I can’t make macaroni art anymore. Oops.

This is the wolf pack of a lot of different insecurities. Imposter Syndrome at its finest, telling me that I only got this bunch of new followers because I faked being able to write really well and now they’re all going to find out I don’t know what I’m doing and pfft, bye. This is Stage Fright, with which I am annoyingly familiar for someone who turned her back on a dream of a career dancing on Broadway. This is insecurity and stress, this is the jitters that come with trying something new, this is a lot of things for a lot of reasons. Fortunately, some of the reasons and most of the ways it manifests are familiar. Old enemies, fear and panic. I’ve got a lot of weapons for these buggers.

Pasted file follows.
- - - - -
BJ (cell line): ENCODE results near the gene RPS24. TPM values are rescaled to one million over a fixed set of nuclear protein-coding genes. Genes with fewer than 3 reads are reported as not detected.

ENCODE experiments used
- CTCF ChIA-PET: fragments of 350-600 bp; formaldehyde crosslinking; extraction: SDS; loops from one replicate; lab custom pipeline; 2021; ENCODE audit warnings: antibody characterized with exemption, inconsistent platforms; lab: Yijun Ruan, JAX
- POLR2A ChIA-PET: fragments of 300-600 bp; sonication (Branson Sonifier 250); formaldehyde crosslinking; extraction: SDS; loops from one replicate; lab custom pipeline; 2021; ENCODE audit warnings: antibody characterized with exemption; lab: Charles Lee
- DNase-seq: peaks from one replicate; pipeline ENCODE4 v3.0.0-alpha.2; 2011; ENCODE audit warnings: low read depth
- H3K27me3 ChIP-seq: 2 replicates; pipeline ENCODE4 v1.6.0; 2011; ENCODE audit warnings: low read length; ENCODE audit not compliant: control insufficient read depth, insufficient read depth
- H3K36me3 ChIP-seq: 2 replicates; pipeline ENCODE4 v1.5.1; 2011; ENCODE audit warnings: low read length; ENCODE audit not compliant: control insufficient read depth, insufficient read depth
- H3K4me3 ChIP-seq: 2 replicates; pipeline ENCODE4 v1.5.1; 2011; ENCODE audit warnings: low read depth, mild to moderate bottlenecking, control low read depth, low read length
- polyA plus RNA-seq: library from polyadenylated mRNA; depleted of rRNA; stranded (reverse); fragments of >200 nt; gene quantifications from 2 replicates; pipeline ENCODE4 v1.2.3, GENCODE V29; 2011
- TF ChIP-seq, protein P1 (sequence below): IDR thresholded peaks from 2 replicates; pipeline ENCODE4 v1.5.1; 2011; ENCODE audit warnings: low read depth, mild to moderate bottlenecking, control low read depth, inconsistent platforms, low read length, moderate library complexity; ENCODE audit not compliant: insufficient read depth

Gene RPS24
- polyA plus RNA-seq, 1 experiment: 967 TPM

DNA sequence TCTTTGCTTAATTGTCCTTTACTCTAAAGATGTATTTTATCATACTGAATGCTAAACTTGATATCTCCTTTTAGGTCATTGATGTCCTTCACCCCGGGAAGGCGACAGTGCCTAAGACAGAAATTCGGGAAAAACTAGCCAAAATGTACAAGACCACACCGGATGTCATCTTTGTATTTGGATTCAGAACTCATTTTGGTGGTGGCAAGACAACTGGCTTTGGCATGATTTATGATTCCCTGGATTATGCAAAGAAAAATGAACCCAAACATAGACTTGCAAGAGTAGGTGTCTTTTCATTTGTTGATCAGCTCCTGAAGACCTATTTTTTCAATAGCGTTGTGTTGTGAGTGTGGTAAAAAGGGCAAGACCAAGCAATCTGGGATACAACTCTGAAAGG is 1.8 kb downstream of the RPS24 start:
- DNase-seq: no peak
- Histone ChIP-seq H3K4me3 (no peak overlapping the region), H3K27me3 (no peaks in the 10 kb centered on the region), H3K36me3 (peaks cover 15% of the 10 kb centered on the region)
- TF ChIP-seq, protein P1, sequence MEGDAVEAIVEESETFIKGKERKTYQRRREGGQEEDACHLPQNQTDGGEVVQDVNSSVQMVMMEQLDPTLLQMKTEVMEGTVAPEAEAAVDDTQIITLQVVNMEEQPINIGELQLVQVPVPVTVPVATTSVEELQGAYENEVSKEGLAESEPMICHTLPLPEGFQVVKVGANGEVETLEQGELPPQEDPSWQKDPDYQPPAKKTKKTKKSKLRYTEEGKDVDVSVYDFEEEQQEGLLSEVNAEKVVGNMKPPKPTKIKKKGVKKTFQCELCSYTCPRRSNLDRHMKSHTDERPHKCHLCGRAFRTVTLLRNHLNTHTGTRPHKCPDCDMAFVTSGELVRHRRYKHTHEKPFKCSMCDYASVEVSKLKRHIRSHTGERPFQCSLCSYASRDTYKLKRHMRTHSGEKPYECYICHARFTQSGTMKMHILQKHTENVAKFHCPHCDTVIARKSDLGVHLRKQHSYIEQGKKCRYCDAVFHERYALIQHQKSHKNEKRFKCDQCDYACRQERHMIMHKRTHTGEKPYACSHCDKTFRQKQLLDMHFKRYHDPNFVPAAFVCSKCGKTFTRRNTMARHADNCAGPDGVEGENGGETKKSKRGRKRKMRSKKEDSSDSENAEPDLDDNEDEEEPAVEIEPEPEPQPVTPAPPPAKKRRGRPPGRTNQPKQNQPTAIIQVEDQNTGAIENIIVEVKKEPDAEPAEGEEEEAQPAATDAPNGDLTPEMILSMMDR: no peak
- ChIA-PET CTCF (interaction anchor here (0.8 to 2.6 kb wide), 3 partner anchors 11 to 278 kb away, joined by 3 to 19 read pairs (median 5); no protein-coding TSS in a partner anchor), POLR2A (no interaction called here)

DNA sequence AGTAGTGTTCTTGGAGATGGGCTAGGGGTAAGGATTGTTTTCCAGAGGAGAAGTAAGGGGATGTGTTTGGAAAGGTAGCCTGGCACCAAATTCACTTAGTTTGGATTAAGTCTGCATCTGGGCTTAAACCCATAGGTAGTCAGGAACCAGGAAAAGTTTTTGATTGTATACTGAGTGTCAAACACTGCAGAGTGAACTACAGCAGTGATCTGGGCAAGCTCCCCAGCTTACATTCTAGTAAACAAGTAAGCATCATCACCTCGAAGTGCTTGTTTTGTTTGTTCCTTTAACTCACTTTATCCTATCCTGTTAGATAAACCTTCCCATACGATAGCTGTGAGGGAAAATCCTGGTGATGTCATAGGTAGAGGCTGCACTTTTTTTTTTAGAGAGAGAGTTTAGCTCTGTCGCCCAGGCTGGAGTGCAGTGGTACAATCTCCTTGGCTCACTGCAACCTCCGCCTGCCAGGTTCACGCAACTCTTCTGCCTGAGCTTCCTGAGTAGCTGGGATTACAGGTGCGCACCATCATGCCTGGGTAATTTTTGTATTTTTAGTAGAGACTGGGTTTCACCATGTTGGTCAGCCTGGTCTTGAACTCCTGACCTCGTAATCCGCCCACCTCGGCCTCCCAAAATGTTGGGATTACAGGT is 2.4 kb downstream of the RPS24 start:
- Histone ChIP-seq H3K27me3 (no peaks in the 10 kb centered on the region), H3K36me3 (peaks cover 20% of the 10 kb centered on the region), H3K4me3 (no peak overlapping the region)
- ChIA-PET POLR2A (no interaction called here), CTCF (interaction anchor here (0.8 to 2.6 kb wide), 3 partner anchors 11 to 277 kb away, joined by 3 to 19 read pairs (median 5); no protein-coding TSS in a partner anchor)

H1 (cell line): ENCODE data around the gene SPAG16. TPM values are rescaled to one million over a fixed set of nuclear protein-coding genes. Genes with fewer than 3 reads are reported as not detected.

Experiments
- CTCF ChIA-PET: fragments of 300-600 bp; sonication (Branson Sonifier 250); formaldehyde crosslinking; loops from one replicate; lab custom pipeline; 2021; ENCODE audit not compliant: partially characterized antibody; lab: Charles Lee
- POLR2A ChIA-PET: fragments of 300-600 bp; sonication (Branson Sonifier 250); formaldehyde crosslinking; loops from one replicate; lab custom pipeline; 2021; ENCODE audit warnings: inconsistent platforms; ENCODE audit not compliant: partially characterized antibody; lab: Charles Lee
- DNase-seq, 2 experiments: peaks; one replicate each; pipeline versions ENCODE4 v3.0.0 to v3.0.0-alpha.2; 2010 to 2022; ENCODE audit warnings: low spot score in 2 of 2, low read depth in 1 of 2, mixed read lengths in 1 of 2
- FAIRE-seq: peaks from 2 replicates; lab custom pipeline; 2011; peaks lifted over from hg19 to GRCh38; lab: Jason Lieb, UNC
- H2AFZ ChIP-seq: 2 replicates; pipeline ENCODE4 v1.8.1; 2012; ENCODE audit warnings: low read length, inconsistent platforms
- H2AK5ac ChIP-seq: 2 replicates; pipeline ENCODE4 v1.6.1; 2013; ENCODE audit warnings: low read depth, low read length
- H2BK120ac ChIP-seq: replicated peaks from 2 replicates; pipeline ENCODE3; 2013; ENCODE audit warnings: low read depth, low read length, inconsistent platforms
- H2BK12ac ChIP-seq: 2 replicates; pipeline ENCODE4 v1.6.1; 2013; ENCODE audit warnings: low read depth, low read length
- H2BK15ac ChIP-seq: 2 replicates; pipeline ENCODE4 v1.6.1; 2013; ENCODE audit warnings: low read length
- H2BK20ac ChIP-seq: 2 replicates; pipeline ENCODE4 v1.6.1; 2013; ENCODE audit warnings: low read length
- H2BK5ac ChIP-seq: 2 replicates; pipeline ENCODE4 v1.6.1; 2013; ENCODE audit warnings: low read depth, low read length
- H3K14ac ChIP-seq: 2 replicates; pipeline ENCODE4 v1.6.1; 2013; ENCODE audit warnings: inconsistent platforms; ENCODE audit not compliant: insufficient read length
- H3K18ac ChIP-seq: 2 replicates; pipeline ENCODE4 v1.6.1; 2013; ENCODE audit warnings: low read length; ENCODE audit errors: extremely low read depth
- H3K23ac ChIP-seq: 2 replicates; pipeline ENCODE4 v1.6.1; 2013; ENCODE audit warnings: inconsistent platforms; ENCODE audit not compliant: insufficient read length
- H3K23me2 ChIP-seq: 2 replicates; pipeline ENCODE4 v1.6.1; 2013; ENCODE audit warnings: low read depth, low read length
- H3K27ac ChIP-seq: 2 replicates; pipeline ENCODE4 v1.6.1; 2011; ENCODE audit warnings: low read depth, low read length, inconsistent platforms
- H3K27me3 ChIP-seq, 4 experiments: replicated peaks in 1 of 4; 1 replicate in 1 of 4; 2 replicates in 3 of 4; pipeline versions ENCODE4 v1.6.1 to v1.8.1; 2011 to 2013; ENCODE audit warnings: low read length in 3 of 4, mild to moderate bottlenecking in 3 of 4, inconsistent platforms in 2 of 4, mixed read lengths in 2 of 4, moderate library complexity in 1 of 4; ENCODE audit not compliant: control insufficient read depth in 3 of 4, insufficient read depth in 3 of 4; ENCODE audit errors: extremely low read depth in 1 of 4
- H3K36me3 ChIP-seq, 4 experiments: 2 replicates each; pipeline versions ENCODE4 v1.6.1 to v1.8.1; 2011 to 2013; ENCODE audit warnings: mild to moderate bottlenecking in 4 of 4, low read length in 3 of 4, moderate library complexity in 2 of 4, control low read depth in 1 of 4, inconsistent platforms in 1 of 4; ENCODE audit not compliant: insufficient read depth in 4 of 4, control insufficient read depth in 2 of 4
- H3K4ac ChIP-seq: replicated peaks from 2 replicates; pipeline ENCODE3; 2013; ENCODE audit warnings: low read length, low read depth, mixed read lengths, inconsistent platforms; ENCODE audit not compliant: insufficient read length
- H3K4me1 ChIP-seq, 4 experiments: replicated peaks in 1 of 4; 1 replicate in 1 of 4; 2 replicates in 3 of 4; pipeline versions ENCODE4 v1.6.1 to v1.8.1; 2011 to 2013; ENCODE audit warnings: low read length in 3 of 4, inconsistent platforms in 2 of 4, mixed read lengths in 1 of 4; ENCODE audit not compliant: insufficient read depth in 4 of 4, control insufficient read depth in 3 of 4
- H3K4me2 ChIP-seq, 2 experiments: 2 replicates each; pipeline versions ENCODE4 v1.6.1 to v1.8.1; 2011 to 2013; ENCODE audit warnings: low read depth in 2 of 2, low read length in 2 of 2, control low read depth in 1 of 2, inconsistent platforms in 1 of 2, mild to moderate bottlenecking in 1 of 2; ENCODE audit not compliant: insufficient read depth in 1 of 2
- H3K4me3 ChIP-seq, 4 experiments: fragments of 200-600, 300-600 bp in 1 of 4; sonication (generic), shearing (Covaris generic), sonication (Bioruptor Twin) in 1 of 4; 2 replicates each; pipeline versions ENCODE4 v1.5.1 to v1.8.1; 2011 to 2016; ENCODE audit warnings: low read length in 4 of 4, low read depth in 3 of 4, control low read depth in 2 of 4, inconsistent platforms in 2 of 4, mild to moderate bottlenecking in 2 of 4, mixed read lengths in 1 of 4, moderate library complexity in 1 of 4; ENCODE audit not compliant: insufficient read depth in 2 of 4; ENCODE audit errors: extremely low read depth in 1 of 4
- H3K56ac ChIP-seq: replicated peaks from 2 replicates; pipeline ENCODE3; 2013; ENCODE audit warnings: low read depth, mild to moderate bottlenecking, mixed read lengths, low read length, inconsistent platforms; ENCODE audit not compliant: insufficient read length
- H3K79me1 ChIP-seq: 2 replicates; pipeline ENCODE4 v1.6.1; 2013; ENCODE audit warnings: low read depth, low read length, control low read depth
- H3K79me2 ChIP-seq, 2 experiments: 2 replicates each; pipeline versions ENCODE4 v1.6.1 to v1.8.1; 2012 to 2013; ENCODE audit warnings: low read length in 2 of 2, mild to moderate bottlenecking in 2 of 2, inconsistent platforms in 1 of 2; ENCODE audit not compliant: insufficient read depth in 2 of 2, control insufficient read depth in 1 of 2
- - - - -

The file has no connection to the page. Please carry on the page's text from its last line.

My primary weapon is a double-edged sword, myriad of potential puns intended. At the moment, oh, let’s count how many balls I have in the air, shall we? There’s Black Ice which I’m in the final section of first-pass rewrites at the moment. There’s White Lightning which I’m still drafting for some godforsaken reason (that’s another blog entry, but let’s just say I won’t be doing this again). There’s Sandborn which I’m on first-pass rewrites as well, but that’s due a few months later than Black Ice so the urgency is less. There’s my blogging for Unspooling Fiction. There’s keeping a house, which is its own kind of time consuming, I have a day job wherein we recently went to a trade show and did a pretty good bit of business, there’s my garden, and there’s Gods and Monsters that I’m going to be continually writing for the rest of my natural life. Or for the next couple years anyway. There’s Dragon*Con costumes to make in between everything, and various other crafty projects that also go with keeping a house. There’s… no, I think that’s it for now. I could panic, but I’m too damn busy. I have too much shit to do! And I’ve spent many years hacking my brain to the point where panic lasts for about two or three minutes, and then I latch on to the next thing in my list to do. So, that’s equal parts having several projects to do and practice.